Historical and Commemorative Medals
Collection of Benjamin Weiss


HAMERANI, Giovanni: France, ca.1675, Bronze, 51 mm
Obv: Bust (l)    PR. HENR. A. TVR ARV. VIC. TVREN
Rev: Peace standing between Mars and Justice    VIRTVS HONOS AEQVATAS (Virtue, Honor and Equality)
Ref: Toderi & Vannel, 35;  Weiss BW149

Henri de La Tour of Auvergne, Prince Viscount of Turenne (1611-1675), was Marshall of France and one of the greatest French commanders. The second son of Henri, duc de Bouillon, and his second wife Elizabeth, he was brought up as a Protestant, but late in his life (1668) was converted to Roman Catholicism.  He began his military career in the Dutch army, serving in the Dutch war of independence (1625-1630) but soon entered French service, participating in The Thirty Years War. (The Thirty Years War was a complex series of conflicts fought mainly in Germany, arising out of the aspiration of Catholic and Protestant factions and developing into a wider, dynastic struggle for power in Europe. At its end Ferdinand and the Habsburgs lost control of Germany, Sweden was established as the dominant state in northern Europe while France replaced Spain as the greatest European power). Turenne showed his great capabilities in the Thirty Years War, distinguishing himself under Bernhard of Saxe-Weimar in the victory over the imperial forces at Breisach in 1638. In the successful battles of Freiburg im Breisgau (1644) and Noerdlingen (1645) he served with the brilliant commander Louis II de Bourbon, prince de Condé. Turenne, who had been made a marshal in 1643, was—with the Swede Lennart Torstensson—the dominant figure in the last years of the war.  His series of victories expedited the long negotiations leading to the Peace of Westphalia (1648).  In the third of the Dutch Wars he marched with King Louis XIV and Condé into Holland, but in1672 the French were checked before Amsterdam by the opening of the dikes. On the Rhine, Turenne defeated enemy troops at Sinzheim and ravaged the Palatinate in 1674, but in 1675 he was killed in battle against the troops of Raimondo Montecucculi. His emphasis on mobility and surprise and his patient calculation, matched by his personal courage and his popularity with his men, made him one of the important military figures of the period. (The Columbia Encyclopedia, 2001).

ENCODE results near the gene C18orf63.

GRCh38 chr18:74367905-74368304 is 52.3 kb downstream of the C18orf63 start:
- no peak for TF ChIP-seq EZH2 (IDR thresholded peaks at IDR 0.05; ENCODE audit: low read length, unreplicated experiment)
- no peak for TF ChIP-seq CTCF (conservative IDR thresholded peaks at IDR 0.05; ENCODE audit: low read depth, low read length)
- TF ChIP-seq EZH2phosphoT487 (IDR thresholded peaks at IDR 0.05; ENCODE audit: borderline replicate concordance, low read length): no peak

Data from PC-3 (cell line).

LINK to Biography of Henri de La Tour (from Wikipedia)